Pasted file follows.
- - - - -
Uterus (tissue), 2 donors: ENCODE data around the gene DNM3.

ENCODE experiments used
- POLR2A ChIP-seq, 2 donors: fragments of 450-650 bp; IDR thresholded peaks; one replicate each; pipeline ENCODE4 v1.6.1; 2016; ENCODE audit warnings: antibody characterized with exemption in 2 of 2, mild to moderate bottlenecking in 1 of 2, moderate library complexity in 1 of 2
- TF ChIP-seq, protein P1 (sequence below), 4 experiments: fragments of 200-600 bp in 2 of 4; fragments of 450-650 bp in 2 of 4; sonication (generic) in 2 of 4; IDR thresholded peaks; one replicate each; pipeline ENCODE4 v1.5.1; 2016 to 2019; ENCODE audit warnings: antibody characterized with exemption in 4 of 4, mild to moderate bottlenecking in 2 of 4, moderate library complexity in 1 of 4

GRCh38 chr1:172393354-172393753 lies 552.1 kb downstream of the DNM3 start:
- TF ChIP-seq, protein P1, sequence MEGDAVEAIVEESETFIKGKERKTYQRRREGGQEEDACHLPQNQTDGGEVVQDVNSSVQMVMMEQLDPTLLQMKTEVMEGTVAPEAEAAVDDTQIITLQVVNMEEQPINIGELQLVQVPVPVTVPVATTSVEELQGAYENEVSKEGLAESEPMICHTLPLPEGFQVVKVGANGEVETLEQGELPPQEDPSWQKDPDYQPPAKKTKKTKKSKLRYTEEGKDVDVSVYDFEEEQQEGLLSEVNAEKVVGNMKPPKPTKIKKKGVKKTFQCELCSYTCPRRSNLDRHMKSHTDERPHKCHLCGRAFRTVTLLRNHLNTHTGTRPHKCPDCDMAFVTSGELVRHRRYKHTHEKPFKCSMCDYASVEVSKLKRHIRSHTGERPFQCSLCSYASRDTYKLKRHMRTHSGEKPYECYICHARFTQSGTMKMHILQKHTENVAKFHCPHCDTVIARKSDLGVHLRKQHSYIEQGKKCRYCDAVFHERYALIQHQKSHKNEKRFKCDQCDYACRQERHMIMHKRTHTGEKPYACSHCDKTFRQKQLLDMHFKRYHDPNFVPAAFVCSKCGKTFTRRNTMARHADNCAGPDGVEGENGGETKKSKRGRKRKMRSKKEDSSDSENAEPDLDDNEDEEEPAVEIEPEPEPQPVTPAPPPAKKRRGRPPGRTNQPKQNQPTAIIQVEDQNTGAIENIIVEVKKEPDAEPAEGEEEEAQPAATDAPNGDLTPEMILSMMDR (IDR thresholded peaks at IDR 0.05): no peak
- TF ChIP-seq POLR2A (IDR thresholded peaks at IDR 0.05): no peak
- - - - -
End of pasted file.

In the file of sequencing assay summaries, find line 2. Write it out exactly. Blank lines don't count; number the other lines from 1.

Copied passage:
ENCODE experiments used